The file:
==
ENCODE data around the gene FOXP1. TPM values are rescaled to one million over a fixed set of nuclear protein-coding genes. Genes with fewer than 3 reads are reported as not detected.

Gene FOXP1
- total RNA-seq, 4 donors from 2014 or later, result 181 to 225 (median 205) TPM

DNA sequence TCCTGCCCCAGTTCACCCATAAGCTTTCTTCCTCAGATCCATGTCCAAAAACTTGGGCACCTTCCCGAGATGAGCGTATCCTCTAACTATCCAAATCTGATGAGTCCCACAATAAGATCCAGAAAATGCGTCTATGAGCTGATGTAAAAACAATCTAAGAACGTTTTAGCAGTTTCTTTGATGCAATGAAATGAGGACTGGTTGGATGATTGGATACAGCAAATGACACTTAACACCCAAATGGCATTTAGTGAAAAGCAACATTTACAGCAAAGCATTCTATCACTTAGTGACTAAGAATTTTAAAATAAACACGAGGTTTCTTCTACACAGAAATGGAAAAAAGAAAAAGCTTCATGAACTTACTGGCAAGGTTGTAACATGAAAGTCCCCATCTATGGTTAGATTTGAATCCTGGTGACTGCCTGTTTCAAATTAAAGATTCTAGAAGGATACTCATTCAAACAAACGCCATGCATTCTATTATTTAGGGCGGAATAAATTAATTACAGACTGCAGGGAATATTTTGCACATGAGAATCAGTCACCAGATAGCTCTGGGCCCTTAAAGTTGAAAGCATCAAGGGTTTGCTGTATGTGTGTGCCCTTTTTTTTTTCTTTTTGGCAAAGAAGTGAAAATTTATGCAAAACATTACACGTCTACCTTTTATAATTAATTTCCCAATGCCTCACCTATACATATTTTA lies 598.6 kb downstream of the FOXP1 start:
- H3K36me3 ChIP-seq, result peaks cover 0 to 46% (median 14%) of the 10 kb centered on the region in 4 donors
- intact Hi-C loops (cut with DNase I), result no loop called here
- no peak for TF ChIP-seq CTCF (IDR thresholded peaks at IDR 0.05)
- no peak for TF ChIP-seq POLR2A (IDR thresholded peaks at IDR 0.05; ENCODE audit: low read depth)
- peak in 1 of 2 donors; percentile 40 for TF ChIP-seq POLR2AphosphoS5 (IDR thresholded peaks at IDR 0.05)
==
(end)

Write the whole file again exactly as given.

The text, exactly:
ENCODE data around the gene FOXP1. TPM values are rescaled to one million over a fixed set of nuclear protein-coding genes. Genes with fewer than 3 reads are reported as not detected.

Gene FOXP1
- total RNA-seq, 4 donors from 2014 or later, result 181 to 225 (median 205) TPM

DNA sequence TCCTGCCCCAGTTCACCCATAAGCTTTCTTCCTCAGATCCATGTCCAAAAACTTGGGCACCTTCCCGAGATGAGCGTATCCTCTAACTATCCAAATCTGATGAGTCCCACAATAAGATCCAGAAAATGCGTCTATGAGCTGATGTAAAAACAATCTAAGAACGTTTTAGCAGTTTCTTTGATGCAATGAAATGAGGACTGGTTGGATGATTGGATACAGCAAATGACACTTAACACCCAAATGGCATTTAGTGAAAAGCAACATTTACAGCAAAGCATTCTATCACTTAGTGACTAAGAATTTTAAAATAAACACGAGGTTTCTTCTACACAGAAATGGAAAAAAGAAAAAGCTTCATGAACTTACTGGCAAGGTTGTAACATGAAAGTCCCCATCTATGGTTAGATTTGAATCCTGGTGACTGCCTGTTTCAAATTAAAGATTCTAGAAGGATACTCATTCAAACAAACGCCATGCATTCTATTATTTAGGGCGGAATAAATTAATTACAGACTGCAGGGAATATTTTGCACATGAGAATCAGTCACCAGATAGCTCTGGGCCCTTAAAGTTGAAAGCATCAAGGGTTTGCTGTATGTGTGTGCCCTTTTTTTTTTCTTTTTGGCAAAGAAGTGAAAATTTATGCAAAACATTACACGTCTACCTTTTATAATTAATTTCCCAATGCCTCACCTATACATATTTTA lies 598.6 kb downstream of the FOXP1 start:
- H3K36me3 ChIP-seq, result peaks cover 0 to 46% (median 14%) of the 10 kb centered on the region in 4 donors
- intact Hi-C loops (cut with DNase I), result no loop called here
- no peak for TF ChIP-seq CTCF (IDR thresholded peaks at IDR 0.05)
- no peak for TF ChIP-seq POLR2A (IDR thresholded peaks at IDR 0.05; ENCODE audit: low read depth)
- peak in 1 of 2 donors; percentile 40 for TF ChIP-seq POLR2AphosphoS5 (IDR thresholded peaks at IDR 0.05)